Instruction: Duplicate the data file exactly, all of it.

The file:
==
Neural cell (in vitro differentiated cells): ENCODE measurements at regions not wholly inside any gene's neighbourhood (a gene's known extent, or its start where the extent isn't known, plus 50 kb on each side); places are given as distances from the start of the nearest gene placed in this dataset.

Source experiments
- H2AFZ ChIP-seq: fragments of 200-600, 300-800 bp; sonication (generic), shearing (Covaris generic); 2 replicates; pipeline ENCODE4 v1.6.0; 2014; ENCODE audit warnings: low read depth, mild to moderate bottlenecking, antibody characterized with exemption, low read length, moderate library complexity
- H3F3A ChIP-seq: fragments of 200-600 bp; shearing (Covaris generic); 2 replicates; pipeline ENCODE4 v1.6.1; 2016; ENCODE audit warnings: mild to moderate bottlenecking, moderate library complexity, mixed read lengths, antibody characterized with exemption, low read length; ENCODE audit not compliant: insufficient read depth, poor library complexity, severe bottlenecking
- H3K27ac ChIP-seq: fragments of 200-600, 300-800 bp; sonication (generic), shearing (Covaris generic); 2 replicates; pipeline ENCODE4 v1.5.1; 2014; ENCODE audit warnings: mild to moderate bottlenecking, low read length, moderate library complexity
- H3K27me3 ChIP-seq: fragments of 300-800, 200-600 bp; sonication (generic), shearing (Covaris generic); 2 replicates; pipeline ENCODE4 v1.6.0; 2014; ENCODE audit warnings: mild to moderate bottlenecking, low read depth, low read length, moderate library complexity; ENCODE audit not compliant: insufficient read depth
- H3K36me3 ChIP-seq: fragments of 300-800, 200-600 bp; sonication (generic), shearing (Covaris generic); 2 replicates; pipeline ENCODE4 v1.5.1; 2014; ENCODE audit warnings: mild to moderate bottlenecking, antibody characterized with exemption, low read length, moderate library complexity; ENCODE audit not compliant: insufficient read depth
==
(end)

Neural cell (in vitro differentiated cells): ENCODE measurements at regions not wholly inside any gene's neighbourhood (a gene's known extent, or its start where the extent isn't known, plus 50 kb on each side); places are given as distances from the start of the nearest gene placed in this dataset.

Source experiments
- H2AFZ ChIP-seq: fragments of 200-600, 300-800 bp; sonication (generic), shearing (Covaris generic); 2 replicates; pipeline ENCODE4 v1.6.0; 2014; ENCODE audit warnings: low read depth, mild to moderate bottlenecking, antibody characterized with exemption, low read length, moderate library complexity
- H3F3A ChIP-seq: fragments of 200-600 bp; shearing (Covaris generic); 2 replicates; pipeline ENCODE4 v1.6.1; 2016; ENCODE audit warnings: mild to moderate bottlenecking, moderate library complexity, mixed read lengths, antibody characterized with exemption, low read length; ENCODE audit not compliant: insufficient read depth, poor library complexity, severe bottlenecking
- H3K27ac ChIP-seq: fragments of 200-600, 300-800 bp; sonication (generic), shearing (Covaris generic); 2 replicates; pipeline ENCODE4 v1.5.1; 2014; ENCODE audit warnings: mild to moderate bottlenecking, low read length, moderate library complexity
- H3K27me3 ChIP-seq: fragments of 300-800, 200-600 bp; sonication (generic), shearing (Covaris generic); 2 replicates; pipeline ENCODE4 v1.6.0; 2014; ENCODE audit warnings: mild to moderate bottlenecking, low read depth, low read length, moderate library complexity; ENCODE audit not compliant: insufficient read depth
- H3K36me3 ChIP-seq: fragments of 300-800, 200-600 bp; sonication (generic), shearing (Covaris generic); 2 replicates; pipeline ENCODE4 v1.5.1; 2014; ENCODE audit warnings: mild to moderate bottlenecking, antibody characterized with exemption, low read length, moderate library complexity; ENCODE audit not compliant: insufficient read depth